That's a, that's a great question, and I think it's because we're reacting to things we can see immediately. We're not holding off on our decisions. You know, I'm very fond of saying, and I've said this for many years, going way, way back to like corporate leadership roles. That if we thought about the consequences of our decisions before we made them, we would make better decisions. So yeah, COVID hits and we got to get everybody out of each other's ways. Otherwise the transmission of the disease will be increasing, which it is now anyway, as you know, but the things we can't see are things that have now become a little clearer to a lot of people, both workers and leaders, and decision-makers in organizations. And that is that we're missing the interpersonal connections that we so very much we rely on and enjoy during our work days and our careers. We are social creatures. We rely on belonging to groups. In human history, those groups have taken all kinds of shapes, like a corporate division of religion, a fan club, a, a community we need that. It is one of the most basic of all human needs. Abraham Maslow pointed that asked to us very well. Once we get done with our physiological needs, for food, clothing, and shelter and things like that, and our longer term security needs the most basic need of all his belongings. We're missing that, people are lonely. They don't like being alone. They want to be part of a team where somebody slapped somebody on the back or shakes hands and  nods approval in a conference room. And those, the lack of those things tend to decrease the effectiveness and the efficiency of performance, but not, not enough companies are realizing that yet. There's still an element of their technology and their ability to work remotely.

Mitch: (05:00)
Now, obviously there are circumstances that are preventing businesses from reopening and people being able to gather in the manner that you're discussing. there are going to obviously be those who have their concerns going forward. Long-term so what can businesses do? How can businesses accommodate the needs of the human being of their employees, keeping in mind their safety, most importantly, but also being able to offer this human interaction and this gathering so that they may be able to feel slightly more accomplished and, and achieve all the benefits that you previously mentioned.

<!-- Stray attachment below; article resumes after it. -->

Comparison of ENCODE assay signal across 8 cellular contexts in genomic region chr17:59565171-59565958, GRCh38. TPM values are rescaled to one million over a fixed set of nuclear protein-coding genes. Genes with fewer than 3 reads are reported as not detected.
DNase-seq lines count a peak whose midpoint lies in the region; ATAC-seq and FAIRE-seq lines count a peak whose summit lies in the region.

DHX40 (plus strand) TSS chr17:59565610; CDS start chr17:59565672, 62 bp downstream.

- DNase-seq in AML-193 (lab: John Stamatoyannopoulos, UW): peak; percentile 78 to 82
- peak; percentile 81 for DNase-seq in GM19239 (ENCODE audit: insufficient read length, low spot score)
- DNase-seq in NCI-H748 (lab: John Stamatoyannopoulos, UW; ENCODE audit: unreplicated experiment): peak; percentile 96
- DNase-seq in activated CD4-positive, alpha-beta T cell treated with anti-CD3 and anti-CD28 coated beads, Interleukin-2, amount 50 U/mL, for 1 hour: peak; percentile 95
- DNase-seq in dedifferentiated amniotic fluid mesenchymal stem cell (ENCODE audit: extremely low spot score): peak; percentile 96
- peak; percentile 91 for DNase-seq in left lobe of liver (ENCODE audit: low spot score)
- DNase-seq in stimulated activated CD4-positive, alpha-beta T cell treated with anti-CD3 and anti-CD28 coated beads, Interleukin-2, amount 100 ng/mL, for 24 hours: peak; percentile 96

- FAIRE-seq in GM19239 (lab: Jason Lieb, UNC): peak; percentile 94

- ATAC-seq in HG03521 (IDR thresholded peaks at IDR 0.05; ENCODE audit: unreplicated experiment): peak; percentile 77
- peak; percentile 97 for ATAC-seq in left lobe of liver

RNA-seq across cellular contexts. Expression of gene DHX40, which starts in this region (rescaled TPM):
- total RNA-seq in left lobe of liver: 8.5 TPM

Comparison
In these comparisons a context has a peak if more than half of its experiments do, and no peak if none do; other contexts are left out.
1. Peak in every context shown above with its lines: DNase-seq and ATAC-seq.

Eli: (05:37)
Well, let me answer that two ways in the very, very short term, nothing. We've got to continue doing what we're doing, because we don't have a way to prevent this disease, and we don't have a way to treat this disease. And with the spikes that are going on predominantly in the United States, more than any other country, now we're headed into the third wave and winter time, it's, it's serious business. We're going to have to sacrifice something and that's our belongingness, our togetherness, our interaction. So in the short term, until there is a vaccine that is safe, effective, and plentiful, because we don't know if it's going to be a one time, or if you have to do a second booster, we don't know that any of that yet. Until that time, there's just very little we can do other than continue to reach out remotely as much as we possibly can, but go longer term, and I can't tell you exactly what that long return is. It's going to be six months from now. Is it going to be eight months? Don't know, but I can tell you that there's, there are indications that companies have already realized this. Recent news has shown that in the world of big tech and I referred to the big four, which is Google, Amazon, Facebook, and, Microsoft have taken up new leases on a couple of million square feet of office space in Manhattan. So they apparently have given this some thought and Facebook is a company, but that early on in this pandemic said that they have that their employees could work remote until 2021 and 2022, but they're buying up office space. I think they know what's going on. Maybe they're getting good deals because of the situation, but, they're going to be calling employees back into work, and I think they understand the thing about the consequences of their decisions. And so I think what companies can do is to let their employees know and their vendors and their customers as well, we're not running away, we're not going to be a one 800 don't bother me.com type of business. but that they are indeed intending to get back to working closely together and to strengthen the interpersonal bonds. If I were to advise corporations and not just big tech, but all corporations, that's exactly where I would go.